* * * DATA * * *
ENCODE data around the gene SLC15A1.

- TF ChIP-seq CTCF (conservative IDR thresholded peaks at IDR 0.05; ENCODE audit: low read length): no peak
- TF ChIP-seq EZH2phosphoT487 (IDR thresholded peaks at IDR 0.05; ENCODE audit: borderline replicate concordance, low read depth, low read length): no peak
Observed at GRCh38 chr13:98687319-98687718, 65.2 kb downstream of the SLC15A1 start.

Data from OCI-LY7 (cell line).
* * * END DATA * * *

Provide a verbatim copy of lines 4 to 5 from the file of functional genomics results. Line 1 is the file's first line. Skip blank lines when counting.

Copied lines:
Observed at GRCh38 chr13:98687319-98687718, 65.2 kb downstream of the SLC15A1 start.

Data from OCI-LY7 (cell line).